This work depicts the well-known racehorse Baronet, a much celebrated horse owned by the Prince of Wales (George IV).
This work captures the character of the horse as well as its anatomical likeness. Note the turned-back ears, wide-open eyes alert to the world, gleaming flanks and lean, glossy fetlocks. The horse is standing in a wide open space with the natural light illuminating the animal. The background has been delicately painted around the figure of the horse and is most likely showing Newmarket Heath. Newmarket Heath has been the place where kings exercised their horses since at least the time of Henry VIII and in the eighteenth century became the most important centre for horse-racing in Britain.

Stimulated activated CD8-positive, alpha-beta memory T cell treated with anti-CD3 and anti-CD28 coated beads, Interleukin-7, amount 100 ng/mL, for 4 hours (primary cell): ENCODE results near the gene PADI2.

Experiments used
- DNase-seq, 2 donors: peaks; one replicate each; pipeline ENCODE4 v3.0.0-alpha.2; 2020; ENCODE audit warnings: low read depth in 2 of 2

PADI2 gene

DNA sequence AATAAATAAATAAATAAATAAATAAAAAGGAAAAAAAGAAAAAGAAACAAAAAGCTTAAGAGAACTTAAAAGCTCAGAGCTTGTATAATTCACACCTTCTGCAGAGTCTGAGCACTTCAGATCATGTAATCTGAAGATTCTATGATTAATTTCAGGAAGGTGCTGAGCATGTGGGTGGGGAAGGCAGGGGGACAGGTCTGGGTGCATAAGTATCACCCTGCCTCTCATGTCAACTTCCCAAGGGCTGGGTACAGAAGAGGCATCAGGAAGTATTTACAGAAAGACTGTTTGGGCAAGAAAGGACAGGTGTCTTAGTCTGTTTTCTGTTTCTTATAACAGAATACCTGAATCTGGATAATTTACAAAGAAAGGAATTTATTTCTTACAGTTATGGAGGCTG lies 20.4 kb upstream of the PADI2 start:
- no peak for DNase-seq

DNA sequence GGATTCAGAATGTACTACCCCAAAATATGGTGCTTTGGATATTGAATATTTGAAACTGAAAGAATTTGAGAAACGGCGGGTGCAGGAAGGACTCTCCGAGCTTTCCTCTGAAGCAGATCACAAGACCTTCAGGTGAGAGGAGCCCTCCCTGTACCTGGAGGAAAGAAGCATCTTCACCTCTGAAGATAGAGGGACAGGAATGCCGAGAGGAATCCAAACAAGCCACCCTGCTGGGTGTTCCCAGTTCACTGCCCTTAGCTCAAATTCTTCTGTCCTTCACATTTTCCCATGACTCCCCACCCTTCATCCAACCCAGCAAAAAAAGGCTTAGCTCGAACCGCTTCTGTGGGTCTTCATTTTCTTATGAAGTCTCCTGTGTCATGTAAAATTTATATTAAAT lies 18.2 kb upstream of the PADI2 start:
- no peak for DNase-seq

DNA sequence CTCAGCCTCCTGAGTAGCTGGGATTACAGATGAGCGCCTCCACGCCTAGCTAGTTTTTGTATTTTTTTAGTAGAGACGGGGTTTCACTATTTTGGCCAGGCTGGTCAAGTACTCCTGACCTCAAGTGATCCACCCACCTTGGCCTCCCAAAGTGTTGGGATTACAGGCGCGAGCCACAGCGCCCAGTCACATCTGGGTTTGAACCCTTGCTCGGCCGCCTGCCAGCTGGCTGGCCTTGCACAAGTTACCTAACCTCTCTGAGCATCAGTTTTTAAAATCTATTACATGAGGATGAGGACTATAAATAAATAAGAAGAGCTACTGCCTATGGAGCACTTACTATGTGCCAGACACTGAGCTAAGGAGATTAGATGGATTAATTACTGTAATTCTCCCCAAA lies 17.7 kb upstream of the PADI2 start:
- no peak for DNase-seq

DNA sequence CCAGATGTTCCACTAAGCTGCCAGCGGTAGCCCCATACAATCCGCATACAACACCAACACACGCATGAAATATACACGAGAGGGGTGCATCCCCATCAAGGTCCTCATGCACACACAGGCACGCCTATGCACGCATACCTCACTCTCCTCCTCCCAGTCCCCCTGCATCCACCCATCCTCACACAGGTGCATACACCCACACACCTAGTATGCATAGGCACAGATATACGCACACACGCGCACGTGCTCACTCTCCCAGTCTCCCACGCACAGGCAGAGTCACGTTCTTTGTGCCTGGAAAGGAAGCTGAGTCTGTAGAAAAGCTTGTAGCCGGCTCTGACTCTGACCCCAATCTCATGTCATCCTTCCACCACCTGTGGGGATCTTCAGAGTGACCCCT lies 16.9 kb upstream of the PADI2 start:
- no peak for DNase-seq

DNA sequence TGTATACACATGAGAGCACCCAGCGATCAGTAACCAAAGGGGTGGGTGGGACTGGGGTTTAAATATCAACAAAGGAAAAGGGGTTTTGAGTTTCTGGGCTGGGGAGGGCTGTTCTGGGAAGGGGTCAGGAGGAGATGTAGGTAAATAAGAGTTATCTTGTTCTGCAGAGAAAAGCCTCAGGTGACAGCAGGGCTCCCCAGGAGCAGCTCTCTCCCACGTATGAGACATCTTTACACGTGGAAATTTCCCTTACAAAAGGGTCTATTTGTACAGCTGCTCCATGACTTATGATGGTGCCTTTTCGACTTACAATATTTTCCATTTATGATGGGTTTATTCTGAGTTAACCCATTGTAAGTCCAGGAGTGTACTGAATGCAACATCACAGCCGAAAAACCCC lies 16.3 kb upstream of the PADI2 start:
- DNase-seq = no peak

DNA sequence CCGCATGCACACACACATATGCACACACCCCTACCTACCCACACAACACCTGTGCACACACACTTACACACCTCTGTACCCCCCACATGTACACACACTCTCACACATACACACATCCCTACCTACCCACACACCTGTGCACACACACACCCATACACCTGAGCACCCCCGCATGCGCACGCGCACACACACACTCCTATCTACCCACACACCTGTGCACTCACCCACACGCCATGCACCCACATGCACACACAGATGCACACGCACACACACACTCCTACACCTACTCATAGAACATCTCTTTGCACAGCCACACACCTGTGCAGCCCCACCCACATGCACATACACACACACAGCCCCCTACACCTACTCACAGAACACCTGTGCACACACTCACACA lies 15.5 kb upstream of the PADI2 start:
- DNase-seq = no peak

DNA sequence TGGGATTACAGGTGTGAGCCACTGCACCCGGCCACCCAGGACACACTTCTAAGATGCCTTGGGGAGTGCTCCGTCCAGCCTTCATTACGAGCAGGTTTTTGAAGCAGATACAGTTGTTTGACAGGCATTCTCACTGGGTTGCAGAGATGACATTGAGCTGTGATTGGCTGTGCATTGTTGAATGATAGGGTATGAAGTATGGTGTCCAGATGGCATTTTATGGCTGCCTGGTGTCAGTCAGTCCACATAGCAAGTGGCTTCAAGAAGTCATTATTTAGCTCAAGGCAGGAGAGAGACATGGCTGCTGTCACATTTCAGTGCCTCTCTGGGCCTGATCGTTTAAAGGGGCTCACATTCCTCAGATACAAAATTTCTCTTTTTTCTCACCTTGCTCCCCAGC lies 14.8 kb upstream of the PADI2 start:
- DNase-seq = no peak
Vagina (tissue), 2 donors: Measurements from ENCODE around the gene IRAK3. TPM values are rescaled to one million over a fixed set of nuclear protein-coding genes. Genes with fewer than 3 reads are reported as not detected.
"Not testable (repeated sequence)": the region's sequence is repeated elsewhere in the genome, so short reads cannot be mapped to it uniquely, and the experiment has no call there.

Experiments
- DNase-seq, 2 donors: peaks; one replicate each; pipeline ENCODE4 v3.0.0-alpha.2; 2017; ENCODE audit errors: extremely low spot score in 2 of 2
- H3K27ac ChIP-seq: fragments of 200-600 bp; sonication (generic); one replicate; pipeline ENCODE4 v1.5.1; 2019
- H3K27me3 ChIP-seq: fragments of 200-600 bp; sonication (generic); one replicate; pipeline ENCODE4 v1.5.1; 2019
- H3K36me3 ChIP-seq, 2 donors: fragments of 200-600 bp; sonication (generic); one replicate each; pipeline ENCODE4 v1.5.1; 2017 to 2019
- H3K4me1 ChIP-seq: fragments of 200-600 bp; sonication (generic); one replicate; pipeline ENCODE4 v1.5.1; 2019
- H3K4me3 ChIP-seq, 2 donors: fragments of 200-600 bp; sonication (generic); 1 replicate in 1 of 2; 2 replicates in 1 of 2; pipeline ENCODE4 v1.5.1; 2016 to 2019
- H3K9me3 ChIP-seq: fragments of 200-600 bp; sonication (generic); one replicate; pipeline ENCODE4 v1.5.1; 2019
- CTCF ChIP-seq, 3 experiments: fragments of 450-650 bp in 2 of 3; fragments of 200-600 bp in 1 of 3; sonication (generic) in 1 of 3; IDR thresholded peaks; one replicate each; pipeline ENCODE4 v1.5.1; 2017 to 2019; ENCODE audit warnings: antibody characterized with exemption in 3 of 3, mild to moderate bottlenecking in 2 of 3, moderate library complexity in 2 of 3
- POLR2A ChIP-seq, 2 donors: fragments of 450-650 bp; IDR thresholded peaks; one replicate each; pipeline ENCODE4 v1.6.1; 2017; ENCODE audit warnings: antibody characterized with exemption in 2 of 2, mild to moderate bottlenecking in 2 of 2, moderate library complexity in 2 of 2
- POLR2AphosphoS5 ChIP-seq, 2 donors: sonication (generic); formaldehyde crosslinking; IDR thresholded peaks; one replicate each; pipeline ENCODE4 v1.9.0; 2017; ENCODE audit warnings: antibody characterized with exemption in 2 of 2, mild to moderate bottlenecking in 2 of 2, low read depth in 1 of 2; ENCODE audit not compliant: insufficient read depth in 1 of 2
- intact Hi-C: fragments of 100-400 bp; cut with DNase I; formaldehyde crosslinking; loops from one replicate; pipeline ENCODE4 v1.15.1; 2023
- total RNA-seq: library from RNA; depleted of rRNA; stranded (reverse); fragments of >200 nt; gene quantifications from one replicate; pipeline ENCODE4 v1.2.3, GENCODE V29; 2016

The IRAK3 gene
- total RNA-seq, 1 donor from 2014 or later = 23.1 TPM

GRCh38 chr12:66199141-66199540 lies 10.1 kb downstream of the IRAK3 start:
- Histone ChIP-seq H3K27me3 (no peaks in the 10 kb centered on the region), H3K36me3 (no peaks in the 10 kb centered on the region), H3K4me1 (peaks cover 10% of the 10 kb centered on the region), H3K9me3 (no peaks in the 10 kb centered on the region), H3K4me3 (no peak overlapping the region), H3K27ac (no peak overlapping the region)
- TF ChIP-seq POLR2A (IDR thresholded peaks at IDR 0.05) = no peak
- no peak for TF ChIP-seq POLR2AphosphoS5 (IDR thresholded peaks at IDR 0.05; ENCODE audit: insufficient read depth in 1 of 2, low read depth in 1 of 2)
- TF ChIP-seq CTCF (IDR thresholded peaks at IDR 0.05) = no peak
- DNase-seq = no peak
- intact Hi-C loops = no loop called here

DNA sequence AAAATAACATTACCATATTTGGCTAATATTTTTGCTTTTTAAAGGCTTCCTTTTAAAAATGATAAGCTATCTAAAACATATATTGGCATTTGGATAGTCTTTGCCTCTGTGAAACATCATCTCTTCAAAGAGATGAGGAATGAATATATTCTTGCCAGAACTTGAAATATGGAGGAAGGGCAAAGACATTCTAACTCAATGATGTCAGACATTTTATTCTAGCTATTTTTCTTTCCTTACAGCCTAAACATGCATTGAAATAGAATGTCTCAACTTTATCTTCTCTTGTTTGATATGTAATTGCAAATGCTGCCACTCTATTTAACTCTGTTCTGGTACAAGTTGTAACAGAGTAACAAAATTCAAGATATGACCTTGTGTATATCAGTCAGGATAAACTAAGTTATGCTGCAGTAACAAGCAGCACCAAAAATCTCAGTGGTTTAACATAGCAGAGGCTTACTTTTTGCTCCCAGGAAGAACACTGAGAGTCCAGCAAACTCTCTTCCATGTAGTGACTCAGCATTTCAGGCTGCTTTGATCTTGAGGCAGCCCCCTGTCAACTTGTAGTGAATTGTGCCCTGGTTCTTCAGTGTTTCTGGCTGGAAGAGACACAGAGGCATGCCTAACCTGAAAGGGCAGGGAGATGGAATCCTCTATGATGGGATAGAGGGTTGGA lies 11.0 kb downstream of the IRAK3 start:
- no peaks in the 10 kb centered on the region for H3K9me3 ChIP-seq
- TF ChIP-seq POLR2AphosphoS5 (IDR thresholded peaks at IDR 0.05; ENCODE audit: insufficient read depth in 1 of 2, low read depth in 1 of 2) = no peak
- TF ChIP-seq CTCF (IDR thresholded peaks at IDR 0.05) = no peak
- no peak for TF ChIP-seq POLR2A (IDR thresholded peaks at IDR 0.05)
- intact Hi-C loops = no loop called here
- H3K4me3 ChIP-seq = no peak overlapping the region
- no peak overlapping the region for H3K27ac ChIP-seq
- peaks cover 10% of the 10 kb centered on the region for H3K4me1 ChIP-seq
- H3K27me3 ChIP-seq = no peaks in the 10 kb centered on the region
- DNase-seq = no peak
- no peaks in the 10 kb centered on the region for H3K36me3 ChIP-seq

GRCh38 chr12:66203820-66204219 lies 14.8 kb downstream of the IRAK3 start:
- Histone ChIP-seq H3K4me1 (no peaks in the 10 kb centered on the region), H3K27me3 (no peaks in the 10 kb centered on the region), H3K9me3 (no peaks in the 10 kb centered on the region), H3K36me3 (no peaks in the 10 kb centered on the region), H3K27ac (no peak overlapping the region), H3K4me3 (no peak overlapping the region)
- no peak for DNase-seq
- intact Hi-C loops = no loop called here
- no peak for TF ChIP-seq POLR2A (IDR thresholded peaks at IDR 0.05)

The flatness of the ground is broken by a clump of trees and a fence in the foreground with more thickets on the horizon. The treatment of the clouds is particularly noteworthy and anticipates the work of the Suffolk artist John Constable.
The horse was born in 1785 and was bred by Lord Sherborne. The colt would later be sold to the Prince of Wales. The horse began racing in 1789 but its best year was in 1791 when it won the competitive Oatland Stakes. The Baronet was famously depicted by George Stubbs in a painting acquired by George IV and remains in the Royal Collection.